The first pet-friendly hurricane shelters will open their doors to Cayman Islands residents in the event of a storm this summer.

New protocols mean shelters at John Gray High School and Clifton Hunter High School will be able to accept dogs and cats for the first time.

The new provision comes amid fears that animal lovers would ignore evacuation warnings to stay with their pets – even in the event of a severe hurricane.

Danielle Coleman, of Hazard Management Cayman Islands, said, “We know there are a lot of people that won’t leave their pets and would put themselves at risk to stay with them.

“We have to be able to look after pets in order to look after people. This is very important for the protection of human lives, not just animal lives.”

The locker rooms at both high schools will be adapted to accommodate pets. There is space for 30 dogs or 60 cats at John Gray and 15 dogs or 25 cats at Clifton Hunter.

Pets, like people, will be allocated space on a first-come, first-served basis.

Coleman said government was looking to increase the number of spaces for pets as part of a more general effort to create more shelter space.

Currently, there is room for 5,120 people at a network of shelters across the Cayman Islands in the event of a hurricane or another natural disaster.

“It is definitely a serious challenge, but we are doing everything we can to find new shelter space,” said Coleman.

Once the new John Gray High School is complete, it will be able to accommodate more than 5,000 people in an emergency situation – nearly five times the capacity it can hold at the moment.

A new shelter is also planned at the Church of God in Bodden Town, where government is investing more than $2 million to complete a multipurpose hall and shelter.

Coleman said a network of 185 trained volunteers was on hand to man the shelters if a hurricane hits.

Hazard Management is also working with private sector businesses to ensure they have hurricane plans for their staff.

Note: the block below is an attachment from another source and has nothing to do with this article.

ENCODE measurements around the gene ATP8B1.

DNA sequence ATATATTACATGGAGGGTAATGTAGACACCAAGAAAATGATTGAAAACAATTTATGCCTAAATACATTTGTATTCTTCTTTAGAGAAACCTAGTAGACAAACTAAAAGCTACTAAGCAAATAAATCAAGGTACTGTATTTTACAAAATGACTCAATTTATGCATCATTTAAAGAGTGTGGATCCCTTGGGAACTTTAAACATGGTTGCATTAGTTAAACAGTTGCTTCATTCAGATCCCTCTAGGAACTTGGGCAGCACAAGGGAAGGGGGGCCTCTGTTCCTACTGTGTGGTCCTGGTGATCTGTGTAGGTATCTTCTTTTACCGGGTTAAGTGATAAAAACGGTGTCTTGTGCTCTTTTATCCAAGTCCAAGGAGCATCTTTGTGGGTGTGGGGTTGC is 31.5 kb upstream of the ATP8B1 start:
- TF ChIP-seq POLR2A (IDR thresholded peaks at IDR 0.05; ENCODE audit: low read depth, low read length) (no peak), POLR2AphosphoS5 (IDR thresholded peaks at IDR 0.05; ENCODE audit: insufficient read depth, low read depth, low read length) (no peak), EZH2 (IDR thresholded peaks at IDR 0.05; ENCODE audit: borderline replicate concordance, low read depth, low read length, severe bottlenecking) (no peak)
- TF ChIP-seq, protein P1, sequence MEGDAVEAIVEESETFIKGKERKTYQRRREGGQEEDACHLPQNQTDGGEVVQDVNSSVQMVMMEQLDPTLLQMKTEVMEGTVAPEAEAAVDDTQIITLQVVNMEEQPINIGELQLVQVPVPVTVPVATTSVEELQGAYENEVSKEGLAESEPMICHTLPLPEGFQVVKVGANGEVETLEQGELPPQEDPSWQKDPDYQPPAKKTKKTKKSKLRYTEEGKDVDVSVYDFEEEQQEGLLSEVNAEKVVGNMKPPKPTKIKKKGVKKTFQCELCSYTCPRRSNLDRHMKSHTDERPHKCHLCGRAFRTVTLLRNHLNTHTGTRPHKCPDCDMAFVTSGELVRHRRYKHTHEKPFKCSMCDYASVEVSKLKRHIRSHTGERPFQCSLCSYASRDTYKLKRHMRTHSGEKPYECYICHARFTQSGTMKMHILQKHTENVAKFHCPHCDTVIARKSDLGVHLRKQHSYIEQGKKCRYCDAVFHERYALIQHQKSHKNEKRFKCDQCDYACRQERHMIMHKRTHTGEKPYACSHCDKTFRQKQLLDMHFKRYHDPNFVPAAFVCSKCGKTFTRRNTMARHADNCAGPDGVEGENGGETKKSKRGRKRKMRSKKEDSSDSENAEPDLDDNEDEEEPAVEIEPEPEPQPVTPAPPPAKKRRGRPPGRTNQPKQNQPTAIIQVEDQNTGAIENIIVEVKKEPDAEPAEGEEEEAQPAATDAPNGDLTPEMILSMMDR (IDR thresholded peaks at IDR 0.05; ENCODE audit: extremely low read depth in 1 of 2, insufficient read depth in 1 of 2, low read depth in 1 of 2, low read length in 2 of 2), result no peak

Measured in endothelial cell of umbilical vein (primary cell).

Coleman acknowledged that not everyone, human or animal, would be able to find space in a government shelter, and urged people to have a back-up plan.

“The important thing is to be prepared and to have a plan in place,” Coleman said. “Don’t leave it till the last minute. Have a back-up option so you know you have a family or friend’s house in a safe location where you can stay.”

A 2017 paper published in the American Journal of Public Health highlighted a lack of options for pets as a major weakness in disaster evacuation planning.

“During a disaster, many pet owners want to evacuate their pets with them, only to find that evacuation and sheltering options are limited or nonexistent. This disregard for companion animal welfare during a disaster can have public health consequences,” study author Robin Chadwin, a veterinarian and associate at the UC Davis International Animal Welfare Training Institute wrote in the paper.

“Emergency planning for companion animals during disasters is a global need in communities with a significant pet population, and will increase resilience and improve public health,” the study noted.

It cited polls where 16.2% of participants said that they would not evacuate without their pets and 8.1% said they would stay at home with their pets during an evacuation. Another study found that 44% of people who refused to evacuate during Hurricane Katrina did so in part because they refused to leave their pets behind.

Governor Martyn Roper, who reviewed Cayman’s hurricane preparation plans earlier this month, said the pet-friendly shelters were a welcome addition to the island’s facilities. For more information on preparing for hurricane season, go to

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